What to see in Rome?
I’ve already devoted several articles to sightseeing in Rome, so you can get some inspiration there:
- What to see in Rome, including entrance fees and opening times
- Rome in 3 days: complete itinerary including map
- What to do in Rome?
- Vatican Museums
- Sistine Chapel
- The best museums in Rome
- Monuments of ancient Rome
How to save money on sightseeing and transport in Rome?
It’s very easy to save money in Rome with the Roma Pass. With it, you get free admission to the most famous sights and reduced admission to many other places. The card also includes unlimited travel around Rome and the use of information points with public toilets and the possibility to get a phone (this is always useful in cities, what we will talk about).
Roma Pass is available in 3 variants:
- Roma Pass 48 hours – free entry to the first visited monument (I recommend choosing the Colosseum first, where you will save the most) and reduced admission to all other monuments that you visit within 48 hours. Unlimited travel for 48 hours in Rome to do so.
- Roma Pass 72 hours – free admission to 2 monuments that you visit first (eg the Colosseum and the Capitoline Museums) and reduced admission to all other monuments that you visit during 72 hours. Here, too, unlimited travel is valid for the duration of the card.
- Roma Pass in combination with the Omnia Card – you get the benefits of the Roma Pass for 72 hours, as well as free admission to the Vatican Museums, the Sistine Chapel and a 72-hour sightseeing bus ride that takes you around Rome’s biggest attractions (you can get off and back) at any time.
I have written in this article about whether the card will pay off for you and a detailed guide.
Where to eat in Rome?
It would be a sin not to taste the local cuisine. But if you head to the first restaurant anywhere near the main tourist attractions, you might be a little disappointed and think, “Is that it?” So where to go in Rome for that great renowned cuisine? Let’s take it one step at a time:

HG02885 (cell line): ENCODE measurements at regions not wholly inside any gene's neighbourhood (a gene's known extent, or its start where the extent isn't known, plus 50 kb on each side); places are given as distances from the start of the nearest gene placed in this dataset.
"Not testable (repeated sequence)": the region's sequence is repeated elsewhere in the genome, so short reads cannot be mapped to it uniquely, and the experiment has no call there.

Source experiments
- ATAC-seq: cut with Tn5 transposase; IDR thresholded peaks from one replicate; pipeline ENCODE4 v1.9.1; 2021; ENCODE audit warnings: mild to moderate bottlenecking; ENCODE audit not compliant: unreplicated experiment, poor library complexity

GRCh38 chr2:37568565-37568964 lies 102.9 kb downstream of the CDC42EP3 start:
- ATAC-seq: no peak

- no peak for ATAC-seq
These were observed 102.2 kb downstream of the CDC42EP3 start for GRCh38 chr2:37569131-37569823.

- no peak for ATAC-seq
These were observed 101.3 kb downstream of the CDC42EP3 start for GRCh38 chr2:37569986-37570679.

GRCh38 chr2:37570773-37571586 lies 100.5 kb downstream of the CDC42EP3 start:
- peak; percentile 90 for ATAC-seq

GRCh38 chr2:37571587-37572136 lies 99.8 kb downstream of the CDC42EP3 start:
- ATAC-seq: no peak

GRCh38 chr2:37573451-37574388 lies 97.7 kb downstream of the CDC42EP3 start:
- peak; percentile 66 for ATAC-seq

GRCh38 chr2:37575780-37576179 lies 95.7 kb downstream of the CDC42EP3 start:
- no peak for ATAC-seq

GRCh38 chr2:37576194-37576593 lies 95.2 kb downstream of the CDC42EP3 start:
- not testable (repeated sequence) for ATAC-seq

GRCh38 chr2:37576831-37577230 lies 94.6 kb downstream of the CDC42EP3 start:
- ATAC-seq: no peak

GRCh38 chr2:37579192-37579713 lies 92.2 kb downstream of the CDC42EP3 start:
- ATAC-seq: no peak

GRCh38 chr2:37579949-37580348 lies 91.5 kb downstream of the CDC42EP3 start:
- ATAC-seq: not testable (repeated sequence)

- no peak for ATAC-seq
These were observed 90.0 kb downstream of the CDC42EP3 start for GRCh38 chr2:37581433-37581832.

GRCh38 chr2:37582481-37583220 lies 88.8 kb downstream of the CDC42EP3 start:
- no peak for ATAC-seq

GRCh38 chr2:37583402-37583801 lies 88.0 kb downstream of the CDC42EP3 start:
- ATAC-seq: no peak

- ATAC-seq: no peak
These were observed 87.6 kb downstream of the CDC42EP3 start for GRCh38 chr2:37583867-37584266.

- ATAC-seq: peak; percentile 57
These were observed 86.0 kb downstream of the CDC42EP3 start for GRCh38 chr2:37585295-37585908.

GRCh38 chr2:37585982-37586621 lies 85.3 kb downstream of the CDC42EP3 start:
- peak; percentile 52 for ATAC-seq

Supermarkets in Rome
Let’s start with the most basic – supermarkets and food stores. In Rome you can easily shop at Lidl, LD Market, Penny Market, Eurospin, In Mercato.
Farmer’s markets are a must in Rome. You can buy local ingredients and eat well.
- Mercato Testaccio farmers’ Market – the best of the best. You’ll find it 3 km southwest of Colosseo. It’s open every day except Sunday from 7am to 3:30pm.
- Look for the Mercato Centrale farmers’ Market right at Termini Station. They are open all year round from 8am to midnight.
- The Campagna Amica farmers’ market can be found west of Palatine Hill and Colosseum. Just opposite the ancient sports ground Circus Maximus. You can go here on Wednesdays and weekends from 8am to 3pm.
- Campo de’ Fiori farmers’ market in the square of the same name, if you’re looking for something more central towards the Vatican. It’s open every day except Sunday from 8am to 2pm.
Fast food in Italian style
Pizza and paninis are the most common form of fast food here. In the case of pizza, it works by just showing your hands how big a slice you want. Have you heard of trapizzino? It’s a stuffed pizza pocket. It has several branches in Rome. One of them is in the Testaccio district.
A famous street food place is PanDivino, for example. You can find it 600 metres from the Pantheon, if you walk towards the Vatican. Even the student district of Trastevere across the river is known for its cheap food and markets.
Restaurants in Rome
For typical Italian food, look outside the centre. You won’t usually find it in the tourist restaurants. But you will find it in the Testaccio and Garbatella districts. South of the Colosseum. This is where it’s alive. It’s bustling with restaurants, bars and cultural events.
- Al Ristoro degli Angeli with a lively atmosphere and friendly staff. On display here are all sorts of curiosities from the mid-20th century – an antique pizza delivery truck or Star Wars toys.